on that”. It was “pleasing that out of all the core measures, council’s best performing area was customer service”. “The survey results also indicate areas for improvement such as lobbying on behalf of the community; something council has put a strong emphasis on this year,” Cr Gill said. “Council is dedicated to working closely with the community and prides itself on being accessible to residents and ratepayers. In fact, 69 per cent of those surveyed had made contact with council over the previous 12 months compared to 61 per cent of residents surveyed across Victoria.”
He then develops affordable eightweek programs outside school hours where participants discuss issues affecting them while receiving positive and constructive responses and suggestions. “Many young people need help approaching life – it can be daunting,” he said. “I try and meet them at their
level and get across that someone out there is looking out for them.” A stable home life is of great value to troubled young people. “If that is all taken care of that’s one less thing they need to worry about; they know their home environment is positive and they can concentrate on what’s important to them,” Mr Boland said. “We have had great reception to our work, but we want to reach more families and schools who may not know about us yet. To do this, we are going to be holding a Q&A jam session at Rosebud in the next few weeks.” He said the information session would be an open forum for parents, carers, schools, teachers and members of other community organisations to “come along, chat, ask questions or voice concerns about this strange new youth service and mentor program”. “We totally understand that any new, fresh thing popping up in our community comes with its own very real worries and questions. “Through holding this space for everyone, answering these questions, while hopefully weaving in some personal stories of how our work came about, and hearing from young people we have mentored in the past, we hope you leave at least with the knowledge we exist.” Mr Boland said the information session would show “why mentoring for the youth in our community is a great initiative to support”. His major partners are St Vincent de Paul Society, Seawinds Community Hub and the Mornington Peninsula Foundation.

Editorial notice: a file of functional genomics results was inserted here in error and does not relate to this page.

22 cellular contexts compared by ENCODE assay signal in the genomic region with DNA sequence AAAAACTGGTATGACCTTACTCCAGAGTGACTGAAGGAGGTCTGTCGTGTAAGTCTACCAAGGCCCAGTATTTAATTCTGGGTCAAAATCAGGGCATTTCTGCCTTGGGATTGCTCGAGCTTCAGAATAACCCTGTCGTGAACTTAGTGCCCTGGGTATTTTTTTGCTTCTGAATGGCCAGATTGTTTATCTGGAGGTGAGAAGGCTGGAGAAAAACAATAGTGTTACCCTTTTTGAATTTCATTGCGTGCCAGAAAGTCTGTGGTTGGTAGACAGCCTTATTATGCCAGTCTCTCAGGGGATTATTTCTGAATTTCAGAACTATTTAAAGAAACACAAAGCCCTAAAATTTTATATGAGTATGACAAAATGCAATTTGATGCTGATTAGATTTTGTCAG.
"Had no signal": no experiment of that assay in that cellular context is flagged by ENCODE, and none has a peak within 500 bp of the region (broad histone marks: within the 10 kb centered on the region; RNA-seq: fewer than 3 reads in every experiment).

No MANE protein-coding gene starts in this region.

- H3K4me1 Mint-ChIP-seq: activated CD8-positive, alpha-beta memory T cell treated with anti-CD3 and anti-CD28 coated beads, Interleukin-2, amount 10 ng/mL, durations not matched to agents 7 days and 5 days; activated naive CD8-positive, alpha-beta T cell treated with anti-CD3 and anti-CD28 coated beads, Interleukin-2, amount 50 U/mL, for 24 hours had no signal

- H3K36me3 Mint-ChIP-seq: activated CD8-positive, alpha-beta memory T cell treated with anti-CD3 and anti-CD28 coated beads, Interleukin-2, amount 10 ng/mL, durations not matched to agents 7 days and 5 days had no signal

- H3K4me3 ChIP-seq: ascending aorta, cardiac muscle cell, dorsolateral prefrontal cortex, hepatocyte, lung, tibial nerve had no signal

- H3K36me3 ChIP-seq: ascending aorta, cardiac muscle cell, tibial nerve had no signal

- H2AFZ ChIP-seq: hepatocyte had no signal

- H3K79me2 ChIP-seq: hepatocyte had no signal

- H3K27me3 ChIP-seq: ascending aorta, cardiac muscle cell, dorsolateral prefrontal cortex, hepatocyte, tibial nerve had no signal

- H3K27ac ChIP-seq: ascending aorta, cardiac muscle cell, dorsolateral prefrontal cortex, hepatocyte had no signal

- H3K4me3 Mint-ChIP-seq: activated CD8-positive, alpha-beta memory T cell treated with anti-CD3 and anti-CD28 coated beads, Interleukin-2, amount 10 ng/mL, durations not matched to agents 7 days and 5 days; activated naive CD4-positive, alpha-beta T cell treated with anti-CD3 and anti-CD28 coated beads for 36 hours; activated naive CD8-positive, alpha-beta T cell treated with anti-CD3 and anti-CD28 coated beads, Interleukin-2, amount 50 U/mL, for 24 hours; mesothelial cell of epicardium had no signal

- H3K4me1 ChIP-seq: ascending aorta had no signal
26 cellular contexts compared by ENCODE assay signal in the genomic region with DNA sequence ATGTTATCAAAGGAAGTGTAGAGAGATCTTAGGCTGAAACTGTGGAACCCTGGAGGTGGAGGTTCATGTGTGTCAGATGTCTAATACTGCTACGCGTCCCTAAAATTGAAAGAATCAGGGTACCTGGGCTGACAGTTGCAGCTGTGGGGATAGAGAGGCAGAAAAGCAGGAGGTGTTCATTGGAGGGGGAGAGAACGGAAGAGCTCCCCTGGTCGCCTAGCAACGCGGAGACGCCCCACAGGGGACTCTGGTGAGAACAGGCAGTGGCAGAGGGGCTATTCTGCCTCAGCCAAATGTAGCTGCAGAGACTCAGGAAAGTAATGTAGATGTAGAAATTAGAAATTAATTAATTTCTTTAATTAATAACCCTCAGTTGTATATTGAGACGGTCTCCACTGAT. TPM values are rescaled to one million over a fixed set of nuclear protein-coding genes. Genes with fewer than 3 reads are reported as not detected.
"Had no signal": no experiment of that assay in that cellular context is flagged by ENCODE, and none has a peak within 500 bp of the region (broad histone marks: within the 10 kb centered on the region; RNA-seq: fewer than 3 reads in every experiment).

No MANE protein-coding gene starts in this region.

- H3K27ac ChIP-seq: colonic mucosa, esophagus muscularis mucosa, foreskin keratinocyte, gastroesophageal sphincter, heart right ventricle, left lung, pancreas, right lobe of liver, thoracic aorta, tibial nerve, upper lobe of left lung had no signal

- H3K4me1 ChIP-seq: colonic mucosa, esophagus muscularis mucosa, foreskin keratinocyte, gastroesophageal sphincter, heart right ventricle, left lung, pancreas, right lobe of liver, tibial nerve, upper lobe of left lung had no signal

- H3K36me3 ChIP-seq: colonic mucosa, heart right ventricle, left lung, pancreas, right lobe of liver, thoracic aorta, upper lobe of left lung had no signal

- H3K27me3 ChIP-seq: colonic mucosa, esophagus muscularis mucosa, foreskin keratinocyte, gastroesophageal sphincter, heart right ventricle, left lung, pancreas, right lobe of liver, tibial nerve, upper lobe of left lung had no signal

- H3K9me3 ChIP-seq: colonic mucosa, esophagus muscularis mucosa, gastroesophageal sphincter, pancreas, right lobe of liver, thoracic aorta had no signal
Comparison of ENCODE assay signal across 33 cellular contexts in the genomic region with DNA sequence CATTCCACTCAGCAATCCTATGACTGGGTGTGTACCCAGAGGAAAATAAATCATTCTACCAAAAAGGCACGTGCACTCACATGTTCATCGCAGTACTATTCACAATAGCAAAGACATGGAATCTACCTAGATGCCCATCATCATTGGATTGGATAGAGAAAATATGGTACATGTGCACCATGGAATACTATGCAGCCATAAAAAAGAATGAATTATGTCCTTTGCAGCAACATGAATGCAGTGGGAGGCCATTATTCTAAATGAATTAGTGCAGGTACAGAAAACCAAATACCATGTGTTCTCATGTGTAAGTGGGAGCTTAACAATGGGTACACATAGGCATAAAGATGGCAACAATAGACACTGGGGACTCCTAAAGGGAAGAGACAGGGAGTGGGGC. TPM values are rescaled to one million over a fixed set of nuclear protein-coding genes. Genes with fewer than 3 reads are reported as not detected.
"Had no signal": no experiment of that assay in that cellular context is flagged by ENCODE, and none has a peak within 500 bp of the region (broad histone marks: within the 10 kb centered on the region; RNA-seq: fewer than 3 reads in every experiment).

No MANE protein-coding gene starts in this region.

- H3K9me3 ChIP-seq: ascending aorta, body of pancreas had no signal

Twilight for sustainability fair BUSINESSES and the community will come together at this year’s Balnarring Sustainability Fair to present workshops, stalls and activities aimed at securing a more sustainable future. The 4-7pm, Saturday 12 October event will be headlined by Josie Jones, whose active commitment to protecting Port Phillip by reducing waste earned her this year’s Mornington Peninsula Shire Citizen of the Year award. Workshops will include the team from Talking Hens, Merricks, discussing the best ways of keeping backyard chickens, while bee enthusiast Nick Harrison will discuss making homemade beeswax candles. The Balnarring Primary School fundraiser will open with a welcome to country and smoking ceremony with Owen Thomas and Carissa Watts
providing live entertainment. Goods can be bought at the “preloved department store” and artwork going under the hammer at a silent art auction includes pieces by Karina Armstrong, Kate Butler de Castro, Warren Cooke, Marion Harper, Judith Van Heeren, Hannah Lewis, Jane Reiseger and Jacqi Russo. Proceeds will go to the school’s literacy program and the Balbirooroo Wetlands. Balnarring Environmental Action Team will conduct tours of the wetlands. Food and wine will be available and a team from Southern Peninsula For information, stall inquiries and sponsorship applications visit balnarringsusfair.com.au or call Balnarring Primary School on 5931 4444. Images of artwork being auctioned are at https://bit.ly/2kKsvWX
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Southern Peninsula News
9 October 2019
Southern Peninsula News 8 October 2019